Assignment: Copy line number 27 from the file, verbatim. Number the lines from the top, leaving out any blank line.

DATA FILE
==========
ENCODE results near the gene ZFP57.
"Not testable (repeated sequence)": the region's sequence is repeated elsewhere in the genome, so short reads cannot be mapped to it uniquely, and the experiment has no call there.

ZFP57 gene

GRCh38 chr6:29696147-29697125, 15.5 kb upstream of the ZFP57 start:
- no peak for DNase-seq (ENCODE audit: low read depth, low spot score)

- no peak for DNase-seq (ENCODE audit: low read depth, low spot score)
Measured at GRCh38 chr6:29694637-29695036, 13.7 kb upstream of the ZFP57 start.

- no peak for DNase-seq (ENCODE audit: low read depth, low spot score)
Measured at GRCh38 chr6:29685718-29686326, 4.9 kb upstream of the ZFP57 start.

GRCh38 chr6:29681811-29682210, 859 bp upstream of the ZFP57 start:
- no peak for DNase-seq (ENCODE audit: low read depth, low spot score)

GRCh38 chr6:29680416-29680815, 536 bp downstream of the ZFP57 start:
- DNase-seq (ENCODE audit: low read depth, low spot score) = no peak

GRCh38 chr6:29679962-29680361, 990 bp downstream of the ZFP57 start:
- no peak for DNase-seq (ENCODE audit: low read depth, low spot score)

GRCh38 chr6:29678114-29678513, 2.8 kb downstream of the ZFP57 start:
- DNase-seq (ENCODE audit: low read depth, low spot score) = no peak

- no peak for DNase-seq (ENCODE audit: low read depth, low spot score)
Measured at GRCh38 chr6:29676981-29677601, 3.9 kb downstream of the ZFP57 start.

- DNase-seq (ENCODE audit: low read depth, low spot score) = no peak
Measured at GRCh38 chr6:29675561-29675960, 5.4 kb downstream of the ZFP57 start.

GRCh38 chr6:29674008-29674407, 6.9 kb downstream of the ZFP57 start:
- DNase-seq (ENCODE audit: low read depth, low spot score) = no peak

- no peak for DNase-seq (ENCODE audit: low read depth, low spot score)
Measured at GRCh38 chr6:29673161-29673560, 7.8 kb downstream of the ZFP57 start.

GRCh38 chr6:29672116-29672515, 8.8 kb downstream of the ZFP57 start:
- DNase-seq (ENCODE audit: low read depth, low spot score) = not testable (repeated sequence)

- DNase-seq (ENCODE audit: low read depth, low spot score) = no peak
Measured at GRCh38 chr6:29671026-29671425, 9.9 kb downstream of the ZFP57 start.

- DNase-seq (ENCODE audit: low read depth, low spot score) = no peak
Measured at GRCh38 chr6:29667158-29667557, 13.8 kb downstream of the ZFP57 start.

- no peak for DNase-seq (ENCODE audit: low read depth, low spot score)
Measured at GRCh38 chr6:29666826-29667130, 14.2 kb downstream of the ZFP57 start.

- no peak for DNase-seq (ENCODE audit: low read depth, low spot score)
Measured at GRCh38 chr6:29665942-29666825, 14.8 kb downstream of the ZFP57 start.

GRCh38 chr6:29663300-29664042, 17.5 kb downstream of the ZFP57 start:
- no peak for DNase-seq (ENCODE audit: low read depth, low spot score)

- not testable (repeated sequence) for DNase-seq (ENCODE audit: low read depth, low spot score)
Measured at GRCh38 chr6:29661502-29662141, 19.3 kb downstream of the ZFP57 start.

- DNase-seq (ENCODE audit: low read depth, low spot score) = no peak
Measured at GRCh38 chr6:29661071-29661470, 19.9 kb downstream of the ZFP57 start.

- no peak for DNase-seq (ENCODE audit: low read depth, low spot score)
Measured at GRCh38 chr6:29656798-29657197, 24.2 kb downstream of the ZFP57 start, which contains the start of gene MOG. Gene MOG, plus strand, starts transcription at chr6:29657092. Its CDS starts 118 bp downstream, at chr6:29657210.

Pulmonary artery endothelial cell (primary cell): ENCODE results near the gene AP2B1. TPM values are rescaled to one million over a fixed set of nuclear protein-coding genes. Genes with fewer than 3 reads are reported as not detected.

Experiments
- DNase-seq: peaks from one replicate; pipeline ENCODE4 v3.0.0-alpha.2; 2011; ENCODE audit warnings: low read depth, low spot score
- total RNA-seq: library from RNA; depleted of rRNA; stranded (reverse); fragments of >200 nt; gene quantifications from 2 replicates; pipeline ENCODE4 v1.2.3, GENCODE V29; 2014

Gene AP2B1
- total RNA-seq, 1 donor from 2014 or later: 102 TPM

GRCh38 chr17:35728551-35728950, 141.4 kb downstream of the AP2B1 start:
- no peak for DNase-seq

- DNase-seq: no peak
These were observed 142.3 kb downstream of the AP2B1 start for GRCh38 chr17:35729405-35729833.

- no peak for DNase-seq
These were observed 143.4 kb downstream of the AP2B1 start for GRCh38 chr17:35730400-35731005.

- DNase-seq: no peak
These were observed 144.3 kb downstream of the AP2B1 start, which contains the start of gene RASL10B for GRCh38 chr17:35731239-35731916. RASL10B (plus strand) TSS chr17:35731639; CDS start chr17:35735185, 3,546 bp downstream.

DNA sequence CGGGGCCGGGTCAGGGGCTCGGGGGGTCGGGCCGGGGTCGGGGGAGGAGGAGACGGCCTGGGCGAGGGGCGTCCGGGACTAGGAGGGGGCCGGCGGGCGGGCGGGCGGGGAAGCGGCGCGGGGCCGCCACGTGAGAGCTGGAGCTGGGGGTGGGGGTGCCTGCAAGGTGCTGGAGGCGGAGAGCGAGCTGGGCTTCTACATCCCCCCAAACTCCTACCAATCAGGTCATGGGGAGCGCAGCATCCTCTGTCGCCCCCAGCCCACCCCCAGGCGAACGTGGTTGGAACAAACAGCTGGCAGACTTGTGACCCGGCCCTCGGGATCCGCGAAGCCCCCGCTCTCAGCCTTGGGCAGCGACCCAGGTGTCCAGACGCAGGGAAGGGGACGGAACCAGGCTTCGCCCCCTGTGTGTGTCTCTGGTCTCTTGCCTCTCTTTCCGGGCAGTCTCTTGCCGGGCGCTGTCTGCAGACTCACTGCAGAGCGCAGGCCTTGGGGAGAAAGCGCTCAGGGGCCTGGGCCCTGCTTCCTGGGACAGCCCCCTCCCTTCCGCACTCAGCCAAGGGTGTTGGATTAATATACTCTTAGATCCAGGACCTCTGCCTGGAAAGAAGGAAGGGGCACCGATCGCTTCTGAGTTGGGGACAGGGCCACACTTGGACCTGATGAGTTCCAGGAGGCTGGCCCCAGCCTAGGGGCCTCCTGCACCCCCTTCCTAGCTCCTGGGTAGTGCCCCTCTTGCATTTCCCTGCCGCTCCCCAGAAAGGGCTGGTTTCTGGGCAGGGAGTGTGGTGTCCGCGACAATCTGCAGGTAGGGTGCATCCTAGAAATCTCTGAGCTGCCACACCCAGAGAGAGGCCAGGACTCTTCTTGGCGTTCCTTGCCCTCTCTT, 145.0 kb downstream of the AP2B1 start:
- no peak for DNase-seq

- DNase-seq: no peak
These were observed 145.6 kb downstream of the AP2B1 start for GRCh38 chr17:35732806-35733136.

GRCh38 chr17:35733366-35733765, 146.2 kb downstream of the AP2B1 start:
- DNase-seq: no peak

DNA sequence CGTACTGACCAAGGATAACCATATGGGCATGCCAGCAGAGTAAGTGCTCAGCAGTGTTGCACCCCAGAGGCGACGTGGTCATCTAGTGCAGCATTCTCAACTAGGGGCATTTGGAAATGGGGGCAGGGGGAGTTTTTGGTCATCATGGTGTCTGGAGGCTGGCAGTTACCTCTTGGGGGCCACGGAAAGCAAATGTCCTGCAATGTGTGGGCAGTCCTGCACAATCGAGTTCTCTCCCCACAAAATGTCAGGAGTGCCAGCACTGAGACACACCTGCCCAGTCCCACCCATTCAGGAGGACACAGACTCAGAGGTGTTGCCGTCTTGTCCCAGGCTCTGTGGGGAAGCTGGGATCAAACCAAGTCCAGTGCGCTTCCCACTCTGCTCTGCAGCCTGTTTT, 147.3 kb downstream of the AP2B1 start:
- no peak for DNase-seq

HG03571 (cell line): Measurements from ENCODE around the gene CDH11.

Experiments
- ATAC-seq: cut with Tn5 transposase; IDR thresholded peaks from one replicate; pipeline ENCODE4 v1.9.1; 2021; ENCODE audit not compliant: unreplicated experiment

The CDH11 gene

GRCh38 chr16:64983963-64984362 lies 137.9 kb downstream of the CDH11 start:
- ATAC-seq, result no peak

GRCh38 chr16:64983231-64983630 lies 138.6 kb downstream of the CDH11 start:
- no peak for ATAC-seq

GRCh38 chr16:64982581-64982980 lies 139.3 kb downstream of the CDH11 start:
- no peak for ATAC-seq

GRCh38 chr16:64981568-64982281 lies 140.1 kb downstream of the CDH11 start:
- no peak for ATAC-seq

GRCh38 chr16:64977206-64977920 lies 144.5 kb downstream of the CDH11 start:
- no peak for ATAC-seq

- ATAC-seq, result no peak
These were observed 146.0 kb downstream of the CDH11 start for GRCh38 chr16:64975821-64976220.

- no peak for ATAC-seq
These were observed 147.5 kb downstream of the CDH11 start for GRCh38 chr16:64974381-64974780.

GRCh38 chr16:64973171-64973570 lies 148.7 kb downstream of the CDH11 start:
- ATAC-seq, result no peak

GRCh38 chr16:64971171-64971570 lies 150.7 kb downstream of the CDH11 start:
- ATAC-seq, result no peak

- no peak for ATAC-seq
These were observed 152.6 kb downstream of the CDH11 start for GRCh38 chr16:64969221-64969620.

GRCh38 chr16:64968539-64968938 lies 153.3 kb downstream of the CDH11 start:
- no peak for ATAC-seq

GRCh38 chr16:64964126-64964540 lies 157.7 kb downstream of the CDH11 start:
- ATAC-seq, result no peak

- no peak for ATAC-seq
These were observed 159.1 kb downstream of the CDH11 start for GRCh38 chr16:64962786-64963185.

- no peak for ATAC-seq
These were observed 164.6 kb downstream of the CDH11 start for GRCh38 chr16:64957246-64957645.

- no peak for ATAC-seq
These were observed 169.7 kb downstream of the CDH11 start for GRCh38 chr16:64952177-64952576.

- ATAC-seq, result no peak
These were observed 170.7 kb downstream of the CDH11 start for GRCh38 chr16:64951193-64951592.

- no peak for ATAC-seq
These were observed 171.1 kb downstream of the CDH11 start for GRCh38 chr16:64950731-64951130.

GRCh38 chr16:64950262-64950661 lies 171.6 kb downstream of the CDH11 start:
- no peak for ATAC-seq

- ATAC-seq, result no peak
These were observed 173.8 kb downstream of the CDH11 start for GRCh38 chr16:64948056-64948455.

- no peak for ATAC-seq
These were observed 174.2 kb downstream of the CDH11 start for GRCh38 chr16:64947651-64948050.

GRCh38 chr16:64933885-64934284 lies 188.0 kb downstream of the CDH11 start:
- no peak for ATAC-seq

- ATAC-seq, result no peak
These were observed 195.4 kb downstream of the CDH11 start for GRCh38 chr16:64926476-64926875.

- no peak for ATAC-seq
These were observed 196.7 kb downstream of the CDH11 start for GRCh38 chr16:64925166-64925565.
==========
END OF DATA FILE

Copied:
- DNase-seq (ENCODE audit: low read depth, low spot score) = not testable (repeated sequence)